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Why You Should Sell 90% Of Your Business

Why You Should Sell 90% Of Your Business

Is it wise to give up equity just to raise funds?

The old saying, "It takes money to make money" is absolutely true for startups that are looking to grow. They can't hire talent, rent office space, buy equipment, build products or run a service without money.

Most entrepreneurs aren't rich, so the money has to come from somewhere.

This is why so many companies raise funds. But is it worth it if the founders have to give up control and ownership of a company they started?

"You've gotta think about it like a small slice of a big pie is better than a big slice of a small pie, in some regards," said Nick Bowden, CEO of MindMixer, a startup that created a platform to facilitate citizen engagement.

For example, Bowden said that if he offered an entrepreneur 10 percent of a billion-dollar company or 90 percent of a million-dollar company, he suspects that the former option would be more appealing.

This is why some entrepreneurs are willing to give away as much as 90 percent of their business with the hope of turning it into the next Instagram.

That's not to say that investors want to take 90 percent. Some might even be wise enough to motivate the founders with a significant (remaining) stake in the firm they started.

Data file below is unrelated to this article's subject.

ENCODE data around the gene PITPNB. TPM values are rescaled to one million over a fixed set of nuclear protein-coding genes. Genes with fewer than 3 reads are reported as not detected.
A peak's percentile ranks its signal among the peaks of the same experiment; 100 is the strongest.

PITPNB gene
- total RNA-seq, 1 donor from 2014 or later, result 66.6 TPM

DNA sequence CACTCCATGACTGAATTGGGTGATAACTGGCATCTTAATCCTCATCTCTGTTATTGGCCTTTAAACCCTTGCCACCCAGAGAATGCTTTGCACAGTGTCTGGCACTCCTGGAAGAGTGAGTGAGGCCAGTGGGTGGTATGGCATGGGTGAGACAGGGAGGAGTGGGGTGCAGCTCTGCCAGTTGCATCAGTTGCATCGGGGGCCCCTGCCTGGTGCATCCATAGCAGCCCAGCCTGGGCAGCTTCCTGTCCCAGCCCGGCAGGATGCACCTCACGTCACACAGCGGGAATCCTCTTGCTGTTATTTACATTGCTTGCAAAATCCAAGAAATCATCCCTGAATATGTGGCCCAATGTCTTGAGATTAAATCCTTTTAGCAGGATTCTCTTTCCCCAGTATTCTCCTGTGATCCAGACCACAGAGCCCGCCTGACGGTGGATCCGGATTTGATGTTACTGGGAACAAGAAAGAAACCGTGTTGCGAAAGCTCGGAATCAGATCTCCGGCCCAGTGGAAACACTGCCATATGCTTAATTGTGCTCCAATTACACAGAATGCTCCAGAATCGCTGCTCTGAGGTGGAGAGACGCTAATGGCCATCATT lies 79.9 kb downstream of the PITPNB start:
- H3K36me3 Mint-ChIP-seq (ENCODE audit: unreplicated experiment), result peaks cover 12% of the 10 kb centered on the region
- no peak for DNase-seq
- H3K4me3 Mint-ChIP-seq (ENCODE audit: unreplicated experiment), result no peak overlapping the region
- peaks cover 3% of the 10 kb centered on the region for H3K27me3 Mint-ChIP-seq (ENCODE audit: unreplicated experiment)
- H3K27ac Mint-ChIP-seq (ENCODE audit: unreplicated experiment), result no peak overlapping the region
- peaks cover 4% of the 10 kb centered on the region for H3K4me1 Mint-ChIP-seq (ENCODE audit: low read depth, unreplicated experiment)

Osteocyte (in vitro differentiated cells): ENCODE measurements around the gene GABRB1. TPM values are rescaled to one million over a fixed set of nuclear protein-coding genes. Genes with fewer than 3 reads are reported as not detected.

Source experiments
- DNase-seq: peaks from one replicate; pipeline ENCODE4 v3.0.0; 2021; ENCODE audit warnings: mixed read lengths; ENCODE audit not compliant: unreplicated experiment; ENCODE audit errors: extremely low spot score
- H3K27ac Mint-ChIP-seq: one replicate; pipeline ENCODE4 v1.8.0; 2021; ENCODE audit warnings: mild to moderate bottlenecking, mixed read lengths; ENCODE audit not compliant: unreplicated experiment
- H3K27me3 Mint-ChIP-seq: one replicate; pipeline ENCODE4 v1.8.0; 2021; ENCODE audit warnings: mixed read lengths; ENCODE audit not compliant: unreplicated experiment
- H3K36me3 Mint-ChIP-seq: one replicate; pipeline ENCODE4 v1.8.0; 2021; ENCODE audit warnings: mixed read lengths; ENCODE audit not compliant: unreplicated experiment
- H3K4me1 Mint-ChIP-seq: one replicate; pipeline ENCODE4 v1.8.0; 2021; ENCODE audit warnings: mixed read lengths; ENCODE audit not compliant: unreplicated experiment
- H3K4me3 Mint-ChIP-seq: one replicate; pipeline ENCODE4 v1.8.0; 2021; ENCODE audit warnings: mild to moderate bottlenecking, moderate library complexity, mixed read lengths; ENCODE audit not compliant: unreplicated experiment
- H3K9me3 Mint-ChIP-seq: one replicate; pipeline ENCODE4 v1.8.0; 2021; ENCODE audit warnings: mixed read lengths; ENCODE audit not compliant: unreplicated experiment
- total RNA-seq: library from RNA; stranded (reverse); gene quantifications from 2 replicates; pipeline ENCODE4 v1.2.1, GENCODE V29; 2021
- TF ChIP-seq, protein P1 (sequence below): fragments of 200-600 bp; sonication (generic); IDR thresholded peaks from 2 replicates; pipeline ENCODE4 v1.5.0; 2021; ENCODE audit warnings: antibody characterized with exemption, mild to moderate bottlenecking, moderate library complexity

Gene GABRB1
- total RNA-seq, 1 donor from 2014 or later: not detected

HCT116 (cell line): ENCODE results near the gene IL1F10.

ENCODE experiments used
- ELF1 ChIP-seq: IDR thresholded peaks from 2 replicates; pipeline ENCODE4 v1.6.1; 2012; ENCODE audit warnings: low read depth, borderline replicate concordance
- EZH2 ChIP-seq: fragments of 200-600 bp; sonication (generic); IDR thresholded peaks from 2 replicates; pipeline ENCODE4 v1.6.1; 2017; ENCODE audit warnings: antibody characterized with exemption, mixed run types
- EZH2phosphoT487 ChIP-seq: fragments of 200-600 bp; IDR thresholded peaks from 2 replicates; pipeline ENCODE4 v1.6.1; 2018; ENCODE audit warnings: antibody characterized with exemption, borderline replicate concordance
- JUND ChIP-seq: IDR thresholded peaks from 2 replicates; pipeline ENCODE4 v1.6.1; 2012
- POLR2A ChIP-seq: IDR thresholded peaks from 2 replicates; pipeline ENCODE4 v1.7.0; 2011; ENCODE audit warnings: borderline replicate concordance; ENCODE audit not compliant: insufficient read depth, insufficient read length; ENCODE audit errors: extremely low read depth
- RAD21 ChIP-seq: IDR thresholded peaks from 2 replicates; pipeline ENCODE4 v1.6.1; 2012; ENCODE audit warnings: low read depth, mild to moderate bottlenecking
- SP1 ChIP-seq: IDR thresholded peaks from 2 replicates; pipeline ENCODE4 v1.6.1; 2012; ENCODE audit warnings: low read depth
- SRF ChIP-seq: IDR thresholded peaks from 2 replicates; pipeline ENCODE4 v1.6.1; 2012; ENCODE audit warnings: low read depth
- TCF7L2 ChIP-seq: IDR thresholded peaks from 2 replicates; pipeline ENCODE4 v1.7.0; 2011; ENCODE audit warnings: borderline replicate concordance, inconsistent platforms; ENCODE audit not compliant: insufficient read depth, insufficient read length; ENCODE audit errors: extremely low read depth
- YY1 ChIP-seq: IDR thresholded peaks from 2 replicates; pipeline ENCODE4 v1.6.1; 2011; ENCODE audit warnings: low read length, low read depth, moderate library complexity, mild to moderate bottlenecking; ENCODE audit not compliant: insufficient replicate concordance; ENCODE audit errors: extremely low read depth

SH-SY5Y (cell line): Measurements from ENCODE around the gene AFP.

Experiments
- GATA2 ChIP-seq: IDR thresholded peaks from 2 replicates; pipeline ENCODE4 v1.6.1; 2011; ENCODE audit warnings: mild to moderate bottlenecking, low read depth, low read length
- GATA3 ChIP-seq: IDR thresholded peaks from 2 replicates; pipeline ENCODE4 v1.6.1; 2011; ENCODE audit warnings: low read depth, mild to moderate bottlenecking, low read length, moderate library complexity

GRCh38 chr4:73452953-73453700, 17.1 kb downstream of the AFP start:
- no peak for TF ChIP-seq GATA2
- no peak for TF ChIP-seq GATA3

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"Good investors -- they want their founders as motivated as possible," said Bowden. "And having a pool of equity is highly motivating because of the prospect of some kind of liquidity event."

Bowden wouldn't say how much equity MindMixer had to give away in order to secure an investment, but he told Benzinga that the firm has raised a total of $6.2 million.

Those funds seem to be paying off. Unlike most startups, MindMixer is already profitable and its engagement platform is being used by more than 500 cities.

Earlier this year MindMixer acquired VoterTide, a social media company that gathers millions of social metadata.

"If you have a bad transportation experience you probably don't go to the city website and fill out their input form," Bowden explained. "You probably jump on Twitter or your blog or Facebook (NASDAQ: FB)."

VoterTide can grab information from these implicit conversations and provide valuable information to city officials, politicians and others within the government.

Disclosure: At the time of this writing, Louis Bedigian had no position in the equities mentioned in this report.

Louis Bedigian is the Senior Tech Analyst and Features Writer of Benzinga. You can reach him at louis(at)benzingapro(dot)com. Follow him @LouisBedigianBZ


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